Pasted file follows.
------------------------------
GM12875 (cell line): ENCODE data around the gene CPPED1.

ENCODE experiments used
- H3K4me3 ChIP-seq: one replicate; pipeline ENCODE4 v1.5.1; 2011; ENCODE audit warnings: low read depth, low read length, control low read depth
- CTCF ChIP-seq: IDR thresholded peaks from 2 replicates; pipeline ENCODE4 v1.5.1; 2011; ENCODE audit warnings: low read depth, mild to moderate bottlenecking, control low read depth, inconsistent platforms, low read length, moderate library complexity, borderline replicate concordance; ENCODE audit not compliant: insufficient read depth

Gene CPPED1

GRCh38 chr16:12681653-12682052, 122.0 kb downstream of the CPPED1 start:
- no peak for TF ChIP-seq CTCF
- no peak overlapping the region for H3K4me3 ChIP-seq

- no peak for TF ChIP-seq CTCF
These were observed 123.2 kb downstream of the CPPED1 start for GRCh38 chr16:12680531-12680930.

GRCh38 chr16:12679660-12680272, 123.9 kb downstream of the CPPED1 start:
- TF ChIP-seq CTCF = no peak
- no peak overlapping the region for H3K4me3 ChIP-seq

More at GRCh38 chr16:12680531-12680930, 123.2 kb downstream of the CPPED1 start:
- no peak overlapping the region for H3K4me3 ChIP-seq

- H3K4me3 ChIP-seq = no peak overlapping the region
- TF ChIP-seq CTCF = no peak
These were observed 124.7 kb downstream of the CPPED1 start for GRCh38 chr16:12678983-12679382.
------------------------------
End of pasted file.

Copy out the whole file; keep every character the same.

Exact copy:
GM12875 (cell line): ENCODE data around the gene CPPED1.

ENCODE experiments used
- H3K4me3 ChIP-seq: one replicate; pipeline ENCODE4 v1.5.1; 2011; ENCODE audit warnings: low read depth, low read length, control low read depth
- CTCF ChIP-seq: IDR thresholded peaks from 2 replicates; pipeline ENCODE4 v1.5.1; 2011; ENCODE audit warnings: low read depth, mild to moderate bottlenecking, control low read depth, inconsistent platforms, low read length, moderate library complexity, borderline replicate concordance; ENCODE audit not compliant: insufficient read depth

Gene CPPED1

GRCh38 chr16:12681653-12682052, 122.0 kb downstream of the CPPED1 start:
- no peak for TF ChIP-seq CTCF
- no peak overlapping the region for H3K4me3 ChIP-seq

- no peak for TF ChIP-seq CTCF
These were observed 123.2 kb downstream of the CPPED1 start for GRCh38 chr16:12680531-12680930.

GRCh38 chr16:12679660-12680272, 123.9 kb downstream of the CPPED1 start:
- TF ChIP-seq CTCF = no peak
- no peak overlapping the region for H3K4me3 ChIP-seq

More at GRCh38 chr16:12680531-12680930, 123.2 kb downstream of the CPPED1 start:
- no peak overlapping the region for H3K4me3 ChIP-seq

- H3K4me3 ChIP-seq = no peak overlapping the region
- TF ChIP-seq CTCF = no peak
These were observed 124.7 kb downstream of the CPPED1 start for GRCh38 chr16:12678983-12679382.